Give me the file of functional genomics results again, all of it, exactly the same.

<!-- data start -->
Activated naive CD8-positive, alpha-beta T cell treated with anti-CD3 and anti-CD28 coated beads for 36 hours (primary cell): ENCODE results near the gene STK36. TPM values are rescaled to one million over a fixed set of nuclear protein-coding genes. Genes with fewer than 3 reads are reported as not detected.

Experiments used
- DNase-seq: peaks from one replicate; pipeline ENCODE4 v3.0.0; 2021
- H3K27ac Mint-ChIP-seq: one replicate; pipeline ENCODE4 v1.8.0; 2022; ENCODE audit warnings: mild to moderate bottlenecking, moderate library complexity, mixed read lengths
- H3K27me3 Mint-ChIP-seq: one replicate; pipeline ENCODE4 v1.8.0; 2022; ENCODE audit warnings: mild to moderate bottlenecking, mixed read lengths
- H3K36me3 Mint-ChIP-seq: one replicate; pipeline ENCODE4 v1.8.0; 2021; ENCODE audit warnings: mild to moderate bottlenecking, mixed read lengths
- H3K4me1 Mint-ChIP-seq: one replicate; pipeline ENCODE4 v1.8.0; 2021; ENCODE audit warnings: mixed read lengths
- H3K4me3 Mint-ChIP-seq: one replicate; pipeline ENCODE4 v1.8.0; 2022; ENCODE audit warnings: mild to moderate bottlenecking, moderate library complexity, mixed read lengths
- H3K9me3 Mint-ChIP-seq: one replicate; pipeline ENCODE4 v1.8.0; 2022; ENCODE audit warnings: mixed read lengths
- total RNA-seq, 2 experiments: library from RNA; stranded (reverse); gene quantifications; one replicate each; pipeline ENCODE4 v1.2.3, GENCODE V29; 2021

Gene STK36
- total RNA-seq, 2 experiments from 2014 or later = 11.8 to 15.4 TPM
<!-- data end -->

Activated naive CD8-positive, alpha-beta T cell treated with anti-CD3 and anti-CD28 coated beads for 36 hours (primary cell): ENCODE results near the gene STK36. TPM values are rescaled to one million over a fixed set of nuclear protein-coding genes. Genes with fewer than 3 reads are reported as not detected.

Experiments used
- DNase-seq: peaks from one replicate; pipeline ENCODE4 v3.0.0; 2021
- H3K27ac Mint-ChIP-seq: one replicate; pipeline ENCODE4 v1.8.0; 2022; ENCODE audit warnings: mild to moderate bottlenecking, moderate library complexity, mixed read lengths
- H3K27me3 Mint-ChIP-seq: one replicate; pipeline ENCODE4 v1.8.0; 2022; ENCODE audit warnings: mild to moderate bottlenecking, mixed read lengths
- H3K36me3 Mint-ChIP-seq: one replicate; pipeline ENCODE4 v1.8.0; 2021; ENCODE audit warnings: mild to moderate bottlenecking, mixed read lengths
- H3K4me1 Mint-ChIP-seq: one replicate; pipeline ENCODE4 v1.8.0; 2021; ENCODE audit warnings: mixed read lengths
- H3K4me3 Mint-ChIP-seq: one replicate; pipeline ENCODE4 v1.8.0; 2022; ENCODE audit warnings: mild to moderate bottlenecking, moderate library complexity, mixed read lengths
- H3K9me3 Mint-ChIP-seq: one replicate; pipeline ENCODE4 v1.8.0; 2022; ENCODE audit warnings: mixed read lengths
- total RNA-seq, 2 experiments: library from RNA; stranded (reverse); gene quantifications; one replicate each; pipeline ENCODE4 v1.2.3, GENCODE V29; 2021

Gene STK36
- total RNA-seq, 2 experiments from 2014 or later = 11.8 to 15.4 TPM